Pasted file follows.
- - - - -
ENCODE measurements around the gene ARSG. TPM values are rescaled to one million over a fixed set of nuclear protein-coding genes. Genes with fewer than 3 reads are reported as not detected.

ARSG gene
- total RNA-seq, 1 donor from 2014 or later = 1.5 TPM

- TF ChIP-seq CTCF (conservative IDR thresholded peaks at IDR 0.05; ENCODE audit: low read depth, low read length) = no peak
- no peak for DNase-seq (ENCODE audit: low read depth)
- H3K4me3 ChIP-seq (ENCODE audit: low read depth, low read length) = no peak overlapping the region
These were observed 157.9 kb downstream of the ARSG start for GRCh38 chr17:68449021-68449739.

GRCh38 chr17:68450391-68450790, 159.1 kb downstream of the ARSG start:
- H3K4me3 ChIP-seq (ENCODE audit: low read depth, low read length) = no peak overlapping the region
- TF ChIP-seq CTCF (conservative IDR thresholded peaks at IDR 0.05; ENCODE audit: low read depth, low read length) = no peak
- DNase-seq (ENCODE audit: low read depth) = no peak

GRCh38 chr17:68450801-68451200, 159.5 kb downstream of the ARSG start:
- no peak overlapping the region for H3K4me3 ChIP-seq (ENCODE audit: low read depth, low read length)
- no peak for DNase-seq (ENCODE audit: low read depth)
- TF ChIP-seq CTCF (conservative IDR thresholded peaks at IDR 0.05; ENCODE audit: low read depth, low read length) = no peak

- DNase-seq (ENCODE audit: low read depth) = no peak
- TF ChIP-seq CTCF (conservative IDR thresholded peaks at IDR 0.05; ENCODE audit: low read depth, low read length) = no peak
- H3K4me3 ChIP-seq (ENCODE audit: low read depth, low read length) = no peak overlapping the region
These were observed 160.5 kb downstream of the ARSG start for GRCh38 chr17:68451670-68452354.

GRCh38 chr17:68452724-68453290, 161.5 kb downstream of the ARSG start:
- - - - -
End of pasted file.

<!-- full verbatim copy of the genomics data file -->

ENCODE measurements around the gene ARSG. TPM values are rescaled to one million over a fixed set of nuclear protein-coding genes. Genes with fewer than 3 reads are reported as not detected.

ARSG gene
- total RNA-seq, 1 donor from 2014 or later = 1.5 TPM

- TF ChIP-seq CTCF (conservative IDR thresholded peaks at IDR 0.05; ENCODE audit: low read depth, low read length) = no peak
- no peak for DNase-seq (ENCODE audit: low read depth)
- H3K4me3 ChIP-seq (ENCODE audit: low read depth, low read length) = no peak overlapping the region
These were observed 157.9 kb downstream of the ARSG start for GRCh38 chr17:68449021-68449739.

GRCh38 chr17:68450391-68450790, 159.1 kb downstream of the ARSG start:
- H3K4me3 ChIP-seq (ENCODE audit: low read depth, low read length) = no peak overlapping the region
- TF ChIP-seq CTCF (conservative IDR thresholded peaks at IDR 0.05; ENCODE audit: low read depth, low read length) = no peak
- DNase-seq (ENCODE audit: low read depth) = no peak

GRCh38 chr17:68450801-68451200, 159.5 kb downstream of the ARSG start:
- no peak overlapping the region for H3K4me3 ChIP-seq (ENCODE audit: low read depth, low read length)
- no peak for DNase-seq (ENCODE audit: low read depth)
- TF ChIP-seq CTCF (conservative IDR thresholded peaks at IDR 0.05; ENCODE audit: low read depth, low read length) = no peak

- DNase-seq (ENCODE audit: low read depth) = no peak
- TF ChIP-seq CTCF (conservative IDR thresholded peaks at IDR 0.05; ENCODE audit: low read depth, low read length) = no peak
- H3K4me3 ChIP-seq (ENCODE audit: low read depth, low read length) = no peak overlapping the region
These were observed 160.5 kb downstream of the ARSG start for GRCh38 chr17:68451670-68452354.

GRCh38 chr17:68452724-68453290, 161.5 kb downstream of the ARSG start: